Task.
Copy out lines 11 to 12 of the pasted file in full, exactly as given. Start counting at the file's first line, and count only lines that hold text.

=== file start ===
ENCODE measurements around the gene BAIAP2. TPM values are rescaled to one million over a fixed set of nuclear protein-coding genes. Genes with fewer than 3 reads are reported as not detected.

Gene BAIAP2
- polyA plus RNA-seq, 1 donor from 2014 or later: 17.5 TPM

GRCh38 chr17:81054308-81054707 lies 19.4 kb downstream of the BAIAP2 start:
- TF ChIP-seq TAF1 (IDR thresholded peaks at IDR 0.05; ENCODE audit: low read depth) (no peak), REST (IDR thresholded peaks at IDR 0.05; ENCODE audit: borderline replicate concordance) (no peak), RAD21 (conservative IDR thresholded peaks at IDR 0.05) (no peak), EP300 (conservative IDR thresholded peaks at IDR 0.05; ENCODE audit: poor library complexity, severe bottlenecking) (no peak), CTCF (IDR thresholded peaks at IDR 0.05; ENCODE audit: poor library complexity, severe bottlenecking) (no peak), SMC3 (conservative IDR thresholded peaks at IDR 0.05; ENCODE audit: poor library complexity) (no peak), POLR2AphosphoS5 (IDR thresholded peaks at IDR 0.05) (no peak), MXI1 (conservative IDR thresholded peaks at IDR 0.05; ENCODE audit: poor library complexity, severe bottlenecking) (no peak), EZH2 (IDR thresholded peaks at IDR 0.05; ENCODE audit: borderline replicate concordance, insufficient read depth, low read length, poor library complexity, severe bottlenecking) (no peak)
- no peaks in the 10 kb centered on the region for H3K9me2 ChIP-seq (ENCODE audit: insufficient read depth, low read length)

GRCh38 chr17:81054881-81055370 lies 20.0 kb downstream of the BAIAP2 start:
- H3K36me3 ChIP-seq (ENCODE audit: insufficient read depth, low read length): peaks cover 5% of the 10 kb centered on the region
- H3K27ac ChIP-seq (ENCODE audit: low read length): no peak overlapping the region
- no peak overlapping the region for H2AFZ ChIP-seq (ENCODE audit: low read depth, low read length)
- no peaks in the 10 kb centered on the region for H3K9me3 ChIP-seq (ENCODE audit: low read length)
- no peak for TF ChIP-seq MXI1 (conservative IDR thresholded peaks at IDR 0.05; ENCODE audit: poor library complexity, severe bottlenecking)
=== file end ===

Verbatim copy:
- no peaks in the 10 kb centered on the region for H3K9me3 ChIP-seq (ENCODE audit: low read length)
- no peak for TF ChIP-seq MXI1 (conservative IDR thresholded peaks at IDR 0.05; ENCODE audit: poor library complexity, severe bottlenecking)